Breaking up is hard to do, but breaking up financially can sometimes be even harder. According to research by Experian, almost half of people who have ended long-term relationships don’t know how to financially break up with their exes, despite over half admitting that they shared a joint account. With the average breakup costing £1,068 and financial reasons being a major factor in most breakups, it’s important to know how to disentangle everything from joint accounts to credit reports.
So, where do you start? Here are some tips from financial and legal experts:
1. Get organised
Create a good filing system, both paper and electronic. Set up a new email address to use for all correspondence about the breakup and to forward relevant emails to. Set up electronic folders by category so you can organise emails and find things again easily as you go through the process. Make a list of all your assets and liabilities and all sources of income in your relationship. Start to gather tax returns and financial statements including bank, investment and retirement accounts as well as your mortgage, credit cards or any other debt.
2. Check your credit reports
Before you say goodbye to your ex, take a look at your credit report as that might be the last thing linking you to them. Chances are you’ve linked your finances at some point, whether it was to pay the bills or purchase household items using joint credit. Ask for a free statutory credit report from the three main credit reference agencies, Experian, Equifax and TransUnion. This will show all the accounts, jointly and singly, held in your name. Pay off, close or transfer into one name any joint accounts and credit agreements, such as bank accounts, utilities, loans, etc. Once you have closed the joint accounts/agreements, to avoid having your ex’s future financial decisions affect your credit applications, ask the credit reference agencies to remove them from your report.
3. Joint bank and savings accounts
Any jointly held bank and savings accounts are held equally between the named parties. If the balance is £100, they each legally hold £50 in that account, regardless of the proportion of the £100 credit they originally contributed. And this applies in the same way to debt on a jointly held account, too. Joint account holders are advised to be cautious about overdraft facilities, because regardless of who accrues the debt, they are both equally liable for its repayment. While closure of an account requires joint consent, it is possible for just one partner or spouse to freeze an account. It requires very little, a click in the banking app or a phone call to the bank, and the account will be immediately frozen, preventing either party from using their cards and accessing the funds in the account.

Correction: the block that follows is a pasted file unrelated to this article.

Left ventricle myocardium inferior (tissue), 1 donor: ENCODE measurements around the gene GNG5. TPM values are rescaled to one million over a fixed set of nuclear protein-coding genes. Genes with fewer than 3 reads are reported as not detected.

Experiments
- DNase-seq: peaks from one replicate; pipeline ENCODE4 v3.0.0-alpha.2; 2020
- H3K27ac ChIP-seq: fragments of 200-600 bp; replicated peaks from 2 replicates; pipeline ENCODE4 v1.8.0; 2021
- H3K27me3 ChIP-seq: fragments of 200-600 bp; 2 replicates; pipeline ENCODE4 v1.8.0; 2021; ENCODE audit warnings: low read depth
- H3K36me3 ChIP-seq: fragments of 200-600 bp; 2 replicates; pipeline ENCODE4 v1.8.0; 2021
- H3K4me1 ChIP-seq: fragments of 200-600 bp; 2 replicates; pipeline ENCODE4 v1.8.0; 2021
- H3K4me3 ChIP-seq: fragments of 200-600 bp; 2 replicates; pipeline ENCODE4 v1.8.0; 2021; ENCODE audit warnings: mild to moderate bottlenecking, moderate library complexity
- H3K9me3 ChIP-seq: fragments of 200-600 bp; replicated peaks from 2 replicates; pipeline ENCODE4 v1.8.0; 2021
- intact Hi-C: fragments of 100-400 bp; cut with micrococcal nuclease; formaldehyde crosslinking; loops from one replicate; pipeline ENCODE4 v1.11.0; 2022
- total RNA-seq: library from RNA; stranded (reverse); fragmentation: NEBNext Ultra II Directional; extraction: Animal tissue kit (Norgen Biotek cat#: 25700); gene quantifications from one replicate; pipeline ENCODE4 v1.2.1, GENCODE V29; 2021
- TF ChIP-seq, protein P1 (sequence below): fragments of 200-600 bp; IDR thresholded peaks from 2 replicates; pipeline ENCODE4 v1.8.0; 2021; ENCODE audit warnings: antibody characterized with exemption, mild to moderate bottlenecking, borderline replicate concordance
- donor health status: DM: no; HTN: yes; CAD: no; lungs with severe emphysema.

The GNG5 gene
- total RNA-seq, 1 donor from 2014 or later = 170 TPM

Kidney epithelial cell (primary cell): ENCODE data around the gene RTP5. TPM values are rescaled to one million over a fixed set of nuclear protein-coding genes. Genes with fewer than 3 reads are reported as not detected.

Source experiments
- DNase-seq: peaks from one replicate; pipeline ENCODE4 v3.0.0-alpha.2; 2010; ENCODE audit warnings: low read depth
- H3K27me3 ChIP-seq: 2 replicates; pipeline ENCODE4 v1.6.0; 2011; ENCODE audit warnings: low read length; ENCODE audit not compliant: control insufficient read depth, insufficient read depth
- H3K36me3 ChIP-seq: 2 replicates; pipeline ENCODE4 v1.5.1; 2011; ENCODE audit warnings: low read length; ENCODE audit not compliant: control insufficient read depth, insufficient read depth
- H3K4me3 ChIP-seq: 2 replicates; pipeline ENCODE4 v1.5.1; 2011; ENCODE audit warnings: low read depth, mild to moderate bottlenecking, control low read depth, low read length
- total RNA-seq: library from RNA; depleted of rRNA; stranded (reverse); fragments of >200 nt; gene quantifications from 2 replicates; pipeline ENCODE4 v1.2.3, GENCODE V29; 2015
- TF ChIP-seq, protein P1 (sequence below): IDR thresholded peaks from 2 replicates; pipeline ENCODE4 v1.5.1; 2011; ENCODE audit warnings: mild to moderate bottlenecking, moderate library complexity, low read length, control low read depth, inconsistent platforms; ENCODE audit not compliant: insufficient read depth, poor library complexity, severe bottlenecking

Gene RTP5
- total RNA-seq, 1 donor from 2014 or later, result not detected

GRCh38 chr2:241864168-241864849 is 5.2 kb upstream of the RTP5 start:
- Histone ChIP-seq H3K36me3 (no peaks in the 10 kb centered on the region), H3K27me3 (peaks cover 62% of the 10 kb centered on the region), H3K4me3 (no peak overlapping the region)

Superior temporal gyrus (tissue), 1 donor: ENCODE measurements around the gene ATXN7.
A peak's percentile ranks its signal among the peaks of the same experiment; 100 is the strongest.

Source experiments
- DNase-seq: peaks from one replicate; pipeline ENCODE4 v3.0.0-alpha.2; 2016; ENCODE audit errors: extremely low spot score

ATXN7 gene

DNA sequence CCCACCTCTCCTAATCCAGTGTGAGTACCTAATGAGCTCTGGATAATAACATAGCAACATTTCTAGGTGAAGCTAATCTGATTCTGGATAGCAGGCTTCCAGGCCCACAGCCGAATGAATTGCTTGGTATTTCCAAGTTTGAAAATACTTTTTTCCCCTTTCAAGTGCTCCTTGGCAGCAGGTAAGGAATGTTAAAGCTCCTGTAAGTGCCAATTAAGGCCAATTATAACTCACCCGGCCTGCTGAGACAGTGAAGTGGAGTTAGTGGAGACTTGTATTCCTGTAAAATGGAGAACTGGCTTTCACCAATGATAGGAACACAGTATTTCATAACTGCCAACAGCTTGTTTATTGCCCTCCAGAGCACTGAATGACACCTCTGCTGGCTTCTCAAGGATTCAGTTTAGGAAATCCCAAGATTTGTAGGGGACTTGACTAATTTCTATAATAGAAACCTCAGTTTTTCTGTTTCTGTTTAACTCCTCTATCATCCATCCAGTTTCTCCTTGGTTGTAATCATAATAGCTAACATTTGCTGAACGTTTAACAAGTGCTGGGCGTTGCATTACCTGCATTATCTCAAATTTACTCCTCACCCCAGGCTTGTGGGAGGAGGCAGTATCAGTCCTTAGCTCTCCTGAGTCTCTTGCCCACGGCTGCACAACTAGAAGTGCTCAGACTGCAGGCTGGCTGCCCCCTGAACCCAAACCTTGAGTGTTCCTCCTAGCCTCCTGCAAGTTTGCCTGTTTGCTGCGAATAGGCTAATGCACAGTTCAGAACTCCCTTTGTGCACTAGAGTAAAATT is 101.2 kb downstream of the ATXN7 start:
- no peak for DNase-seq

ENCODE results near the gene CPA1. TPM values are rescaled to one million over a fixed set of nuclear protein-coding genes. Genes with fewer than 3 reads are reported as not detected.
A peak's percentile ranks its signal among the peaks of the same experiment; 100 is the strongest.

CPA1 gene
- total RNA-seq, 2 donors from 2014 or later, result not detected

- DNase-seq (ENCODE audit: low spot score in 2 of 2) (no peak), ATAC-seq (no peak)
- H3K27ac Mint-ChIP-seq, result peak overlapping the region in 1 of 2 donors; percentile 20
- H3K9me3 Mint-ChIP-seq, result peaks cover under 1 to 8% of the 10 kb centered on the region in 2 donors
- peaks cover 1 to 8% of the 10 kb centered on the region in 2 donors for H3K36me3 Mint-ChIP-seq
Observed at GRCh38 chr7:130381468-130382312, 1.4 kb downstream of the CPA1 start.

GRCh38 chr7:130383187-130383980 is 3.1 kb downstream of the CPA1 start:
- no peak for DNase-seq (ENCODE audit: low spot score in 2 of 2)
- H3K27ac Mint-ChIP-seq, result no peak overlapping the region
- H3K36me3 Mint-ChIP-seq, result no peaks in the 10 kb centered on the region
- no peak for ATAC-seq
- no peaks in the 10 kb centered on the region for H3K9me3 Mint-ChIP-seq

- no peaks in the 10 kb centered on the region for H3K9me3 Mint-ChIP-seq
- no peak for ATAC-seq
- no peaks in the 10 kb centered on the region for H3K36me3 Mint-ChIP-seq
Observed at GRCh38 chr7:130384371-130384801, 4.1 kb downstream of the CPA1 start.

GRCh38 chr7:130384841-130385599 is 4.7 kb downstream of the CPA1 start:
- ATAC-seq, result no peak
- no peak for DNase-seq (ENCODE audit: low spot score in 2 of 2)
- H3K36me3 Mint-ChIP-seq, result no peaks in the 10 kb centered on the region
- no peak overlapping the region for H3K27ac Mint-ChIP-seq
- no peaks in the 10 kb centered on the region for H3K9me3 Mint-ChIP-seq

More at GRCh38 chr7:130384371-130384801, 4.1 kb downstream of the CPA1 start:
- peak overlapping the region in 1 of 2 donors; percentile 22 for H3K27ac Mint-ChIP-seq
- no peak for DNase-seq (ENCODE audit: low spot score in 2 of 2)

4. Credit cards
A credit card can only be held in one person’s name, with another person being a named cardholder. And the credit card company can only enforce payment against the original account holder, not a named secondary cardholder. But a credit card account cannot be closed by the party who is the secondary cardholder. The person whose name is on the account can cut off the secondary cardholder at any time, without that secondary cardholder’s consent.
5. Mortgage/jointly owned property
It’s important that you talk to your lender if the mortgage is in both your names as you’re both equally responsible and liable. If one of you is unable to continue with the payments, the other will have to shoulder the burden or the mortgage will go into arrears. The same applies to jointly owned property.
Breaking up financially can be stressful, but it’s important to take the necessary steps to protect your credit and your assets. Keep communication open and seek legal and financial advice if you need it.
– 47% of people who have ended long-term relationships don’t know how to financially break up with their exes, according to Experian.
– The average breakup costs £1,068 and two-thirds of couples admit they broke up because of financial reasons, according to Experian.
– Joint account holders are advised to be cautious about overdraft facilities, because regardless of who accrues the debt, they are both equally liable for its repayment.
– Get organised and create a filing system to keep track of all financial documents.
– Check your credit reports and close or transfer joint accounts.
– Be cautious with joint bank accounts and credit cards as both parties are liable.
– Seek legal and financial advice if necessary.
In conclusion, breaking up financially can be tough, but it’s important to take the necessary steps to protect your credit and assets. Keep communication open and seek advice if you need it.